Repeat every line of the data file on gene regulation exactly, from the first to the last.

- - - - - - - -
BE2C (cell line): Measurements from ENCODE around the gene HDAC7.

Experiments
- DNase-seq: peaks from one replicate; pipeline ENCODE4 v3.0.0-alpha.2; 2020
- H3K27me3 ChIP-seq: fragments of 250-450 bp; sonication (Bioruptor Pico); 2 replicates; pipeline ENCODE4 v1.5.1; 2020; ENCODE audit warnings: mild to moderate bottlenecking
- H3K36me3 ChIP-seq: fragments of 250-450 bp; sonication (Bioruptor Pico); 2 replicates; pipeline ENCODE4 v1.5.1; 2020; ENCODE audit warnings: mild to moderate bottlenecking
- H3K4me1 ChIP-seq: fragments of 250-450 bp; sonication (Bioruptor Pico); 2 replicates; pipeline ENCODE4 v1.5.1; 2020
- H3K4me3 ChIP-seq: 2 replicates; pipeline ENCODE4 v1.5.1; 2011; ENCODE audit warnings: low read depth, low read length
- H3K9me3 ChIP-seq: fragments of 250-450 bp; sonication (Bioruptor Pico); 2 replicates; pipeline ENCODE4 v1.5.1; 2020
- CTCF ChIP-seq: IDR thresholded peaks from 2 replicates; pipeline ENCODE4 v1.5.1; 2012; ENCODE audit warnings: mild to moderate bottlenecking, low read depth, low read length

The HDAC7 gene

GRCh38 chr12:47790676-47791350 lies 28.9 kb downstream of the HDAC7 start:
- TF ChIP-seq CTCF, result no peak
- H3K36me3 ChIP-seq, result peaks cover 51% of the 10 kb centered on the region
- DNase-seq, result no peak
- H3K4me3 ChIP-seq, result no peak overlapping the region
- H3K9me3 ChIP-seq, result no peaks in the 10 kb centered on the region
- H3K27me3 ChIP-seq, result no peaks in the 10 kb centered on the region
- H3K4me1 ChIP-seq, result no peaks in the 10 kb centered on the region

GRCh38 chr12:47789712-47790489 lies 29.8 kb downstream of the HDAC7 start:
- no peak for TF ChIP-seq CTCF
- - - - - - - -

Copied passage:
BE2C (cell line): Measurements from ENCODE around the gene HDAC7.

Experiments
- DNase-seq: peaks from one replicate; pipeline ENCODE4 v3.0.0-alpha.2; 2020
- H3K27me3 ChIP-seq: fragments of 250-450 bp; sonication (Bioruptor Pico); 2 replicates; pipeline ENCODE4 v1.5.1; 2020; ENCODE audit warnings: mild to moderate bottlenecking
- H3K36me3 ChIP-seq: fragments of 250-450 bp; sonication (Bioruptor Pico); 2 replicates; pipeline ENCODE4 v1.5.1; 2020; ENCODE audit warnings: mild to moderate bottlenecking
- H3K4me1 ChIP-seq: fragments of 250-450 bp; sonication (Bioruptor Pico); 2 replicates; pipeline ENCODE4 v1.5.1; 2020
- H3K4me3 ChIP-seq: 2 replicates; pipeline ENCODE4 v1.5.1; 2011; ENCODE audit warnings: low read depth, low read length
- H3K9me3 ChIP-seq: fragments of 250-450 bp; sonication (Bioruptor Pico); 2 replicates; pipeline ENCODE4 v1.5.1; 2020
- CTCF ChIP-seq: IDR thresholded peaks from 2 replicates; pipeline ENCODE4 v1.5.1; 2012; ENCODE audit warnings: mild to moderate bottlenecking, low read depth, low read length

The HDAC7 gene

GRCh38 chr12:47790676-47791350 lies 28.9 kb downstream of the HDAC7 start:
- TF ChIP-seq CTCF, result no peak
- H3K36me3 ChIP-seq, result peaks cover 51% of the 10 kb centered on the region
- DNase-seq, result no peak
- H3K4me3 ChIP-seq, result no peak overlapping the region
- H3K9me3 ChIP-seq, result no peaks in the 10 kb centered on the region
- H3K27me3 ChIP-seq, result no peaks in the 10 kb centered on the region
- H3K4me1 ChIP-seq, result no peaks in the 10 kb centered on the region

GRCh38 chr12:47789712-47790489 lies 29.8 kb downstream of the HDAC7 start:
- no peak for TF ChIP-seq CTCF